Critical Care Registered Nurse (CCRN)
The CCRN certification is a professional credential provided by the American Association of Critical Care Nurses (AACN). Obtaining the CCRN certification requires successfully passing an examination on the subject of critical care nursing, in addition to having a certain amount of experience caring for acutely or critically ill patients. The experience requirements are either 1750 hours within the last two years or 2000 hours within the last five years, with certain minimum amounts within the year preceding application. Critical care nursing is typically recognized as the field requiring the most clinical knowledge in nursing, and nurses with this certification are considered to be among the most knowledgeable nurses in the profession.
Certified Emergency Nurse (CEN)
The Certified Emergency Nurse (CEN) credential is provided by the Board of Certification for Emergency Nursing (BCEN) and provides evidence of a high level of clinical knowledge and experience in emergency nursing. Obtaining the CEN certification requires successful completion of an exam. There is no minimum number of clinical hours that are necessary to take this exam, but the BCEN highly recommends at least two years of emergency nursing experience and warns that those who have less experience are unlikely to pass the exam. While critical care nursing requires a deep knowledge of complex diseases, emergency nurse requires a broad understanding of many diseases. Emergency nursing is considered one of the most difficult fields of nursing, and certification in this specialty is highly desirable.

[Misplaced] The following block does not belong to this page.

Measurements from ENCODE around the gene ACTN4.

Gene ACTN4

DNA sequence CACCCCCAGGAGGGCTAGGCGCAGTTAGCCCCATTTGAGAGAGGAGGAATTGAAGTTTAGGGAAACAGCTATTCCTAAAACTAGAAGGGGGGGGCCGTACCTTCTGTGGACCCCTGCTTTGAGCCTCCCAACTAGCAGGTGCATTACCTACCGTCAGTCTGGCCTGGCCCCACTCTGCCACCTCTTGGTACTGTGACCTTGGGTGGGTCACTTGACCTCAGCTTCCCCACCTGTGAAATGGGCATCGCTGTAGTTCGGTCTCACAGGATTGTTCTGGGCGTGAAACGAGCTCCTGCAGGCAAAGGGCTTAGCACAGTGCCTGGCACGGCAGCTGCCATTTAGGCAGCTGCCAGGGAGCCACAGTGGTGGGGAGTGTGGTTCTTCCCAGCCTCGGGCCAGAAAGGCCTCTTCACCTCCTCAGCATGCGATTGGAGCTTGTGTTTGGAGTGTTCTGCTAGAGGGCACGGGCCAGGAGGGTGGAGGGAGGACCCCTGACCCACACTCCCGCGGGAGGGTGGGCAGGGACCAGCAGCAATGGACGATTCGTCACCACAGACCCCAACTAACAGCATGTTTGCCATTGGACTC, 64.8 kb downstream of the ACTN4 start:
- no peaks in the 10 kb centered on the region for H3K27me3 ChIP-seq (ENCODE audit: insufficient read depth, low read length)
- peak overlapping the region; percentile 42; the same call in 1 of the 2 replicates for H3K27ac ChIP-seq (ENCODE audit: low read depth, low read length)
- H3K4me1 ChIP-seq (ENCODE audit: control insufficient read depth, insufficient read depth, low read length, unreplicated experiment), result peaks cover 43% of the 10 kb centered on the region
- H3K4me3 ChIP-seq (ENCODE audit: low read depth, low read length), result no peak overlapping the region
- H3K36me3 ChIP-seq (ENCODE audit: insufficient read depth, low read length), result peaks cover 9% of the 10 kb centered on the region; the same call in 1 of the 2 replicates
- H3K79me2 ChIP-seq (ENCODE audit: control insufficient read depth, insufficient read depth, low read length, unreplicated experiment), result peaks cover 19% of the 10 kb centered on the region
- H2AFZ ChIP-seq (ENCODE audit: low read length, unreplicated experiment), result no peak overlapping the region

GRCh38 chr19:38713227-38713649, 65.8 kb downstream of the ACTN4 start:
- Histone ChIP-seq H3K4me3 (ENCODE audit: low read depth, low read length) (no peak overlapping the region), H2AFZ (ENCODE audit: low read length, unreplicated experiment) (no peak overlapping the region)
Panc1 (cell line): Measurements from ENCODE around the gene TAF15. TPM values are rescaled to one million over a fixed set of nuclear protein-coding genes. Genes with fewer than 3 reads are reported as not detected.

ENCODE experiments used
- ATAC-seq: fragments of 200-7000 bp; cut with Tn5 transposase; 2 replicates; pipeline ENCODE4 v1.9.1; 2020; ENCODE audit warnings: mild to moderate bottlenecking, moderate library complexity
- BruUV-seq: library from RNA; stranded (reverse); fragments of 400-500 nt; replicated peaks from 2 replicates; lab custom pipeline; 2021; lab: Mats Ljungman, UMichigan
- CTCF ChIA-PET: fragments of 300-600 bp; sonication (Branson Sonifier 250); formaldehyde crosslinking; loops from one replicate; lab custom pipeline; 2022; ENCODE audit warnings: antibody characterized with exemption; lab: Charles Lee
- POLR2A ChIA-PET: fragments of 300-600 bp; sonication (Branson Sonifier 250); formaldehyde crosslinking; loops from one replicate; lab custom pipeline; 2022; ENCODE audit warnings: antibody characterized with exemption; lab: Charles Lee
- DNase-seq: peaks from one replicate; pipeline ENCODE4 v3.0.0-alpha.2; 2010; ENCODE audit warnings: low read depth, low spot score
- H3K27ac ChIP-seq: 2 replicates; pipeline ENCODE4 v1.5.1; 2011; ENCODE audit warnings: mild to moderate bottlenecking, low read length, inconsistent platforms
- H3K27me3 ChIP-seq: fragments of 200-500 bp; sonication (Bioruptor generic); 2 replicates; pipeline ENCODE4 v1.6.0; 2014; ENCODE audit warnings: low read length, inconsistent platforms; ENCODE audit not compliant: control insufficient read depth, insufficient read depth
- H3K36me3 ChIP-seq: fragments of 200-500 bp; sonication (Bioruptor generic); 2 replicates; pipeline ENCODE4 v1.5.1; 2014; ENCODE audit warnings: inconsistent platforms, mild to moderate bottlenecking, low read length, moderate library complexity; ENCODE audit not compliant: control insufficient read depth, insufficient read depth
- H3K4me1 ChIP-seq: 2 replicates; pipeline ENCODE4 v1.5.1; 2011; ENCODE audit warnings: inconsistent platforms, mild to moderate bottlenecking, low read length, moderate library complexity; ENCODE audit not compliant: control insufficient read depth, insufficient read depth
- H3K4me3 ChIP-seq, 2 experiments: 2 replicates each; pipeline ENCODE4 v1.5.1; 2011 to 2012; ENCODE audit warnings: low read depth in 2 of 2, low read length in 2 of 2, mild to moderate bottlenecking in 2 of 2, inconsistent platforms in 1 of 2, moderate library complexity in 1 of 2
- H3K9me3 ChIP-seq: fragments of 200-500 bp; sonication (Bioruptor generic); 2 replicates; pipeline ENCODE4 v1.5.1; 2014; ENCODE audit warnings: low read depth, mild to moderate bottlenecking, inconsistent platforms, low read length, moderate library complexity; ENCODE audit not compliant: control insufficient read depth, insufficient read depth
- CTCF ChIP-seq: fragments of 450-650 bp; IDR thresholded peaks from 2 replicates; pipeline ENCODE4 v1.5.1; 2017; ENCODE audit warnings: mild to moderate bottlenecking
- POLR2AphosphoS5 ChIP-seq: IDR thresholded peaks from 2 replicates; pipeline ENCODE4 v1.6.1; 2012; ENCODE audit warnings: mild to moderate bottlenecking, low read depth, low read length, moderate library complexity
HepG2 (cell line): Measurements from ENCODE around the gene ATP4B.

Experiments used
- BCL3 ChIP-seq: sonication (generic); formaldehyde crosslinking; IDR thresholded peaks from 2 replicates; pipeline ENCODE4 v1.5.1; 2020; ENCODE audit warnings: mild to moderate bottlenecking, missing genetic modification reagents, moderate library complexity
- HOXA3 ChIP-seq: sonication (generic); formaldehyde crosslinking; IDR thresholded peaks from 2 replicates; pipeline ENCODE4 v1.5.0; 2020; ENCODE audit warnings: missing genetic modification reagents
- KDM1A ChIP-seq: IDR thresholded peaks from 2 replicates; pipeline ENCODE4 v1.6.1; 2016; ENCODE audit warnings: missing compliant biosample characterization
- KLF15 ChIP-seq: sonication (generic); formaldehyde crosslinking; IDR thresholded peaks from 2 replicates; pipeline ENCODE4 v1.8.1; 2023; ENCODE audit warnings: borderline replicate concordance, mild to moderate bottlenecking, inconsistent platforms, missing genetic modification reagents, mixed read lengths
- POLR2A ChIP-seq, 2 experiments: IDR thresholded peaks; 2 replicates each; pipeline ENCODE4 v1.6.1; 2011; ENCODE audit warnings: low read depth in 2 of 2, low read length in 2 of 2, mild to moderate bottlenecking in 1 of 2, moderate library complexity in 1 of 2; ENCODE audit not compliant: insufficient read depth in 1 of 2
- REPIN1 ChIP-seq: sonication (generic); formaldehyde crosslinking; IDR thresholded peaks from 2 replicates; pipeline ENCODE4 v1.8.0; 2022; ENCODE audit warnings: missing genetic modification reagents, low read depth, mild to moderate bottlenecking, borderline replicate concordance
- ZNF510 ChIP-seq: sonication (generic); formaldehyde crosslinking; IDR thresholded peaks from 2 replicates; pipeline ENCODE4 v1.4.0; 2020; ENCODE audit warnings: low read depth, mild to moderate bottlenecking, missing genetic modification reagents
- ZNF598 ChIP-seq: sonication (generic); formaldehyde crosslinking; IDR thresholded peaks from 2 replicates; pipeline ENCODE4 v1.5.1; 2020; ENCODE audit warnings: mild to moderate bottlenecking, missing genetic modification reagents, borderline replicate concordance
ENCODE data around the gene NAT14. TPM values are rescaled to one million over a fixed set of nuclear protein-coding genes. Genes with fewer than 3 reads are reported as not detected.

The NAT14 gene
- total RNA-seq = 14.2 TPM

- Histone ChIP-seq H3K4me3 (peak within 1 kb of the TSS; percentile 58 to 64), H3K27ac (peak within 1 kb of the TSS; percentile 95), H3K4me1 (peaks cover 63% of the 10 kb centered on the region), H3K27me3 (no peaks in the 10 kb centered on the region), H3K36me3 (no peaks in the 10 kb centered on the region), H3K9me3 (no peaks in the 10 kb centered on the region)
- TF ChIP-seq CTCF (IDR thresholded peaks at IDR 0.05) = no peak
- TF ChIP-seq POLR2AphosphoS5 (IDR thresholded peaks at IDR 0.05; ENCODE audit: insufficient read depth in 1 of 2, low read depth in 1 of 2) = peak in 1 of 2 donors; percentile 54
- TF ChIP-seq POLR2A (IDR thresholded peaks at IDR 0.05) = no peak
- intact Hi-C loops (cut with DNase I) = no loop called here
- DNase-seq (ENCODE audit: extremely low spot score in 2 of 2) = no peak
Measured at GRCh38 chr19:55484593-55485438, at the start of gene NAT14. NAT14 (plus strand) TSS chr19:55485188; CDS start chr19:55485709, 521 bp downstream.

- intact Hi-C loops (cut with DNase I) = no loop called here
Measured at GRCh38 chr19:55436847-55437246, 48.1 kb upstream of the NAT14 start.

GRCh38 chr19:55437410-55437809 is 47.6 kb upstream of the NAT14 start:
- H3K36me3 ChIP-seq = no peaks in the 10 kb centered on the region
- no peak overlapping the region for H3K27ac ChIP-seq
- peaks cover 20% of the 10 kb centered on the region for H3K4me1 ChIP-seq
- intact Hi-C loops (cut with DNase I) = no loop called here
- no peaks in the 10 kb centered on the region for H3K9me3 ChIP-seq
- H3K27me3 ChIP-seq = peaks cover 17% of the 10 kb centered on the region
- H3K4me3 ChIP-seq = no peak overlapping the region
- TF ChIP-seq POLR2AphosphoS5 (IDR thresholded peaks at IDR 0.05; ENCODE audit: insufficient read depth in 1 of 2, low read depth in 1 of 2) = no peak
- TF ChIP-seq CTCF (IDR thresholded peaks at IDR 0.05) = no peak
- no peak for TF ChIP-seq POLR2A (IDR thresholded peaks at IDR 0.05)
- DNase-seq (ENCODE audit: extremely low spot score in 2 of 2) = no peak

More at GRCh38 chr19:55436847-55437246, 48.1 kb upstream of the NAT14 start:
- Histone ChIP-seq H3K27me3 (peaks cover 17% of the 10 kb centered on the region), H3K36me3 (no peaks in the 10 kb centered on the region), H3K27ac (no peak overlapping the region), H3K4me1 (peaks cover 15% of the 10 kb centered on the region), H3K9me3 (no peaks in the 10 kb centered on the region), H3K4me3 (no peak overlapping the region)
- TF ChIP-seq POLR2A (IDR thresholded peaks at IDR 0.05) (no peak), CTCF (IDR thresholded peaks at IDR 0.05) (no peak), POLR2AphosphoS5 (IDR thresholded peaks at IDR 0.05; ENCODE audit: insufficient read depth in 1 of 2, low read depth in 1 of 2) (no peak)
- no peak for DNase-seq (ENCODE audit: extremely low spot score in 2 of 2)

Certified Pediatric Nurse (CPN)
The Certified Pediatric Nurse (CPN) certification is administered by the Pediatric Nursing Certification Board (PNCB) and indicates a high level of experience in pediatric nursing. Obtaining the CPN credential requires successful completion of an examination and either 1800 hours of experience in pediatric nursing within the last two years or 3000 hours of experience, with at least 10000 hours being within the last two years. Pediatric nursing involves a high level of specialized knowledge that is applicable to a large population. Because the CPN can be applied to pediatric populations within many different fields of nursing, it is considered one of the more important nursing certifications.
Oncology Certified Nurse (OCN)
The Oncology Certified Nurse (OCN) credential is provided by the Oncology Nursing Certification Corporation (ONCC). This certification indicates that the nurse has a high level of clinical knowledge in oncology. Achieving this certification requires successful completion of an exam, as well as a minimum of two years of experience as an RN, a minimum of 2000 hours of adult oncology practice within the last four years, and a minimum of 10 contact hours of continuing nursing education in oncology or an academic elective in oncology nursing within the last three years. Because oncology is such a specialized and difficult field within nursing, and because this certification has so many requirements, it is one of the more desirable certifications that a nurse can obtain.
Regardless of the area in which you choose to become certified in, nursing certifications affirm and validate a nurse’s competence and expertise, and are one way to demonstrate the knowledge, skills, and abilities needed for career advancement as an RN.